Those who do a first aid course – and become accredited first aiders – know that their role is to provide assistance until expert help can be accessed.
The same is true for mental health first aid.
By attending the mental health first aid course, I’m not expected to be a mental health expert. But I do feel more prepared to help friends, family members and work colleagues if they’re struggling.
The two-day course gave countless insights to having tough conversations, handling difficult situations related to mental health challenges, and being part of early interventions that can really help people. It also gave me the confidence to feel I can say the right things in those situations.
So much so that I left feeling that, if as many people did mental health first aid as those who do physical first aid, our communities could be safer, more empathetic places.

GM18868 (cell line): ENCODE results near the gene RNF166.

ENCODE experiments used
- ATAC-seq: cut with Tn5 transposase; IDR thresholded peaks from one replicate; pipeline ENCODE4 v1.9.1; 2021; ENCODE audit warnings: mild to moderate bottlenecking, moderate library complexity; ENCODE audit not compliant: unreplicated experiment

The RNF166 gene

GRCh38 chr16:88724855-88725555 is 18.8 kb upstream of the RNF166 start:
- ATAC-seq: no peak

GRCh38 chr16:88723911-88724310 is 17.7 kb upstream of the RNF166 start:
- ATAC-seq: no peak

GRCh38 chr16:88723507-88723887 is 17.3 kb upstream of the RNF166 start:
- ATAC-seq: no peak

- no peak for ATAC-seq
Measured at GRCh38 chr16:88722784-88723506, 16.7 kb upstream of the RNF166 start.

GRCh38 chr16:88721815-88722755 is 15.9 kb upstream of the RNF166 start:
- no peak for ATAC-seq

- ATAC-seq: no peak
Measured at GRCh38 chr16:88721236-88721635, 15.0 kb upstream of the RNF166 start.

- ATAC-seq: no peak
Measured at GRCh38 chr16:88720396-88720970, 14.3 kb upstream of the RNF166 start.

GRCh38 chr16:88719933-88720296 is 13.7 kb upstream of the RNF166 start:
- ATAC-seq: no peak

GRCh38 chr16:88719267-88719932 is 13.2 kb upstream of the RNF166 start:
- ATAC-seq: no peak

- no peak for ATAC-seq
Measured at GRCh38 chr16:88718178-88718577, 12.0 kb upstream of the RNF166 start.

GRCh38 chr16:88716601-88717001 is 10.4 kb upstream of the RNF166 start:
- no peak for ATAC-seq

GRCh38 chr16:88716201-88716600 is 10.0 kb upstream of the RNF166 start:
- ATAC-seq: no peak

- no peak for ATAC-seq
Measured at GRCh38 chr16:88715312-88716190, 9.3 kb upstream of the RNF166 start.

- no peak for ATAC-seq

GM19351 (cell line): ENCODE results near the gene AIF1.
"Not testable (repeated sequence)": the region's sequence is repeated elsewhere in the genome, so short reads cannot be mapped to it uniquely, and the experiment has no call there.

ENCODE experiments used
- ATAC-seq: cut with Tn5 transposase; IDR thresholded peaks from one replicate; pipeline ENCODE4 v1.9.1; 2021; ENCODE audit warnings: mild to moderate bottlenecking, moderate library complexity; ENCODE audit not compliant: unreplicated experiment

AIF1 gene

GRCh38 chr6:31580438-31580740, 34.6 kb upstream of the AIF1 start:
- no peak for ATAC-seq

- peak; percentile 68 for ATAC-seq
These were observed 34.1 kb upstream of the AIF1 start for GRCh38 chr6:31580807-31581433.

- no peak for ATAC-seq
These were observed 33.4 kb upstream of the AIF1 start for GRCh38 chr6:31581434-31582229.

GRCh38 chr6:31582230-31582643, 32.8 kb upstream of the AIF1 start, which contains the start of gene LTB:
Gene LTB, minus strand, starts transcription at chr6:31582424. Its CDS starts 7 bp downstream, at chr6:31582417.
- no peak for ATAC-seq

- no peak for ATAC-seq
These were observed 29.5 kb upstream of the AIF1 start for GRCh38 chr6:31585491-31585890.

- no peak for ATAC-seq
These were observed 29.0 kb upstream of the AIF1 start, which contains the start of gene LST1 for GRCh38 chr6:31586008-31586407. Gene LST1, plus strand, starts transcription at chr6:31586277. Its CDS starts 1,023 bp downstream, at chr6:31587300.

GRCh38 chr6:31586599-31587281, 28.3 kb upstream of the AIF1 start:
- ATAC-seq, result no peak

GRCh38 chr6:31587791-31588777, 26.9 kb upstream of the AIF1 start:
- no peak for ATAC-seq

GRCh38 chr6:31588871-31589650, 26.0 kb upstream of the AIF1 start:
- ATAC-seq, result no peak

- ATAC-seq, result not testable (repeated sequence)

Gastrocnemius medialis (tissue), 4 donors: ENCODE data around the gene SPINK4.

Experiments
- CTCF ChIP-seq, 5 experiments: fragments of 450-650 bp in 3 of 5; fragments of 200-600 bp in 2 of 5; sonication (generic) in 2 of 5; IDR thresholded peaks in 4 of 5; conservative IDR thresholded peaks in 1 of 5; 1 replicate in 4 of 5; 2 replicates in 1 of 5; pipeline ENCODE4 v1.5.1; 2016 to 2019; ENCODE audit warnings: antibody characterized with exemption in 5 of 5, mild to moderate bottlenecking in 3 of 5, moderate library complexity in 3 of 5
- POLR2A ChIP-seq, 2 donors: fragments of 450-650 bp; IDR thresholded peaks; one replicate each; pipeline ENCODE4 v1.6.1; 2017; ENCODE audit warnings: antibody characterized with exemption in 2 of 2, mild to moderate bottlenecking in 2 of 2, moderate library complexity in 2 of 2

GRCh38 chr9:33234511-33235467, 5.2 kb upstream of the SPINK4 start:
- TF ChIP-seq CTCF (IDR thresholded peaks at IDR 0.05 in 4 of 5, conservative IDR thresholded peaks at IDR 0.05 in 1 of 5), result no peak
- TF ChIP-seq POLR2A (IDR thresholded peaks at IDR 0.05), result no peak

Just like a physical first aid course, the mental health first aid course covers a range of the most common health problems that we might come across, including depression, anxiety, substance abuse, and more. Discussions around the signs and symptoms (not for diagnostic purposes, but to know how to assist until professional help can be accessed) were detailed. We were provided with practical strategies for helping people going through these issues – particularly in a crisis situation – as well as a comprehensive handbook to keep.
Attending the training through Fortem meant there were first responders and partners of first responders there, which helped to make it relatable as we discussed the issues we might be likely to come across.
There is also the option to complete an online test afterwards, in order to become an accredited mental health first aider. This accreditation stands for three years.
With a toolkit of practical strategies at our fingertips, I left the course feeling like I’ve learnt important new skills and have the potential to help the people around me.